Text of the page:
Station 6: Veronica Wipes Jesus' Face

Artist, Gordon Monro
Veronica: Contact of Worldliness
Mathematical construction kit, looped video on wall mounted TV

Station 6 - Gordon Monro
00:00 / 00:00

I found this very difficult. I am not a Christian, but a greater obstacle was that I am an abstract artist, and much of my work has been geometric abstraction. When I said I would be involved in the project I thoughtI could probably do something with quite a few of the Stations, but they were assigned to artists at random, and I was given Station 6:Veronica. I don't have an artistic language appropriate for this subject, and it would take many years to develop one.


Veronica does not occur in the Bible, so the theologically carefully crafted accounts of the Gospels do not help. Her legend appears in the 4th century AD, and the name is later still. Part of the story is that Veronica took off her veil and mopped Jesus' face with it, a brave act. I did not pursue the aspect of the legend that the veil then became miraculously imprinted with the "true image" of Jesus's face.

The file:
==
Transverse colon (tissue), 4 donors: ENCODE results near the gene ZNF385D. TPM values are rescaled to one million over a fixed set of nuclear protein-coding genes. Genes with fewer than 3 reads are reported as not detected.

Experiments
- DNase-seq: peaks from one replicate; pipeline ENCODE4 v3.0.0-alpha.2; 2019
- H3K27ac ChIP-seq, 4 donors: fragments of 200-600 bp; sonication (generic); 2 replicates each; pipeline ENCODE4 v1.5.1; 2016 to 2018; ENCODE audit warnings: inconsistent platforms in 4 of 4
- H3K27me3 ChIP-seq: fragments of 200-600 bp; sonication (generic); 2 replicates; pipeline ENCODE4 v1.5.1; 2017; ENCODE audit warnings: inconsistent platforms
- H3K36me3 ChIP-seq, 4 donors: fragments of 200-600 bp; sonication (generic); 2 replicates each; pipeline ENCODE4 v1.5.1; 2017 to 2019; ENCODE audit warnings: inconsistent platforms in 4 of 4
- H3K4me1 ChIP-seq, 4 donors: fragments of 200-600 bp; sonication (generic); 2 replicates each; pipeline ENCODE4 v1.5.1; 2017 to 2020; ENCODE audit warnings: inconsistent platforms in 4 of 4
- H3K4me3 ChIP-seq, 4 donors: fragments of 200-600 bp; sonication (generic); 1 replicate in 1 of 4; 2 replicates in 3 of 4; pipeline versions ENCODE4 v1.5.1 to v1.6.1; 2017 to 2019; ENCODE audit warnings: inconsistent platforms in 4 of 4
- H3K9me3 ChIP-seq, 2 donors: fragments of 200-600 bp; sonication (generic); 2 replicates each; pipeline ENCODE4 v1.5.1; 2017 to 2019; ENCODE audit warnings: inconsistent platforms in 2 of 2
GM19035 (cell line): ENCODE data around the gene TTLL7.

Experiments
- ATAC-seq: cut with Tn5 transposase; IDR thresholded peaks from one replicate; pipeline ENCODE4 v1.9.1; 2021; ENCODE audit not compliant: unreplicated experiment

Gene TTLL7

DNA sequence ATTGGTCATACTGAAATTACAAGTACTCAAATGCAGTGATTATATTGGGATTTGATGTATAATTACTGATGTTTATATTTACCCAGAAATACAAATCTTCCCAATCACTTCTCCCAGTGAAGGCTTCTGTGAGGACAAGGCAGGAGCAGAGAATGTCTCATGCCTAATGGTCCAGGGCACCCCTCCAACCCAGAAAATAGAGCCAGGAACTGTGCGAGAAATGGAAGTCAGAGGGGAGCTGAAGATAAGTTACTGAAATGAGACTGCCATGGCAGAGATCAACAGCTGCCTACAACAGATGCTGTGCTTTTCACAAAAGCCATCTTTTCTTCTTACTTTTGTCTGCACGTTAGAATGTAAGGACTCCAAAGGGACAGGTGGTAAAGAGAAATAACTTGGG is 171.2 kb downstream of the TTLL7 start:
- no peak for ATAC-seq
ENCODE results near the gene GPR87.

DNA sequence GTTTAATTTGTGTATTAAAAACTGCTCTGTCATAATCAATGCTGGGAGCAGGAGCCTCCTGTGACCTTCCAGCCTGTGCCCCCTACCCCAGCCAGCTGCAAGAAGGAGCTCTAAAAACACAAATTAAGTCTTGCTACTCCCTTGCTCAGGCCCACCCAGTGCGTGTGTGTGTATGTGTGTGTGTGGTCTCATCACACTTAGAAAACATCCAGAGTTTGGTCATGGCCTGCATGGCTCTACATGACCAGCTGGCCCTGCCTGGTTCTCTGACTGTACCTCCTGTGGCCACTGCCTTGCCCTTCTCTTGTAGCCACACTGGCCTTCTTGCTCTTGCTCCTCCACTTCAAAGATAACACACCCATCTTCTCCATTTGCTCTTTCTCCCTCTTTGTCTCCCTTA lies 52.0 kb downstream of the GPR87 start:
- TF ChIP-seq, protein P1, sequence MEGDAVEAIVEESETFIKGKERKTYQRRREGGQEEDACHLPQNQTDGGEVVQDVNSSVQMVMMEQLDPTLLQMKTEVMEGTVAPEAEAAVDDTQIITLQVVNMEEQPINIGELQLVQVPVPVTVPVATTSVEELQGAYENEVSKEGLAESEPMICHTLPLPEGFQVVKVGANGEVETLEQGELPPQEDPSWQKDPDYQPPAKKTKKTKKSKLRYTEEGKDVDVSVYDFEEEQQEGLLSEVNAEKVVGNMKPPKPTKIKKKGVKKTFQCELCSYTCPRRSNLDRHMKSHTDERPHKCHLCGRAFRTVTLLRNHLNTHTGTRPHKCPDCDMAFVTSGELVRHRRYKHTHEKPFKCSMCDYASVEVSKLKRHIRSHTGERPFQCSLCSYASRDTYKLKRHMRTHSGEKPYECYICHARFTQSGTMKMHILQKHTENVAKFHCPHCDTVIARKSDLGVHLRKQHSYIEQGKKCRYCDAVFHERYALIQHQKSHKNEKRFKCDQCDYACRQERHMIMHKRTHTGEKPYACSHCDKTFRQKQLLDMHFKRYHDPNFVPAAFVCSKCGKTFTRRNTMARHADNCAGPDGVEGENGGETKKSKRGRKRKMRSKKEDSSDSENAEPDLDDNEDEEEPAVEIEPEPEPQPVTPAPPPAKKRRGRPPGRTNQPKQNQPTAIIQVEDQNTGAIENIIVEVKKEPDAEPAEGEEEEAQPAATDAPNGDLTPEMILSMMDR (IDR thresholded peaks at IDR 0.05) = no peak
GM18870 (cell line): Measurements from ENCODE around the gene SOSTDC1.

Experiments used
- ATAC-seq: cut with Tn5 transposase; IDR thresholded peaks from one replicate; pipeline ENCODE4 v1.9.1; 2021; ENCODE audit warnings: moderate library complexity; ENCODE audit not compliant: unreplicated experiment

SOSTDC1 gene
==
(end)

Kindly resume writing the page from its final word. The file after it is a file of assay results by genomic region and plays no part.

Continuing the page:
I found that there are abstract versions of the Stations of the Cross, notably Barnett Newman's series from the 1960s. However, this treats all the Stations as whole, and was not a useful model for me.  (interestingly, Newman was Jewish.)


I went through a number of ideas, including trying to work with light, or light, in some way. At some point I thought of timelines, giving a point of view sub specie eternitatis, a God's-eye view encompassing past, present and future all in one.


Then there came the question as to how to realise the idea. I thought at first of a two-dimensional image with curving lines, and then of a three-dimensional version (something I have no experience with, and no relevant skills). I wondered about 3D printing, but I realised that it would be impracticable, so then I thought about using some sort of construction kit. By chance I came across the Zometool kit (actually as an example of good product design), and experimented with it. There were quite a few constraints, but I found I could use it.

The Star of David at the base of the construction came about because I attended a performance of a Passion using the words of the Gospel of John, which sets "the Jews" against Jesus. But Jesus was a Jew.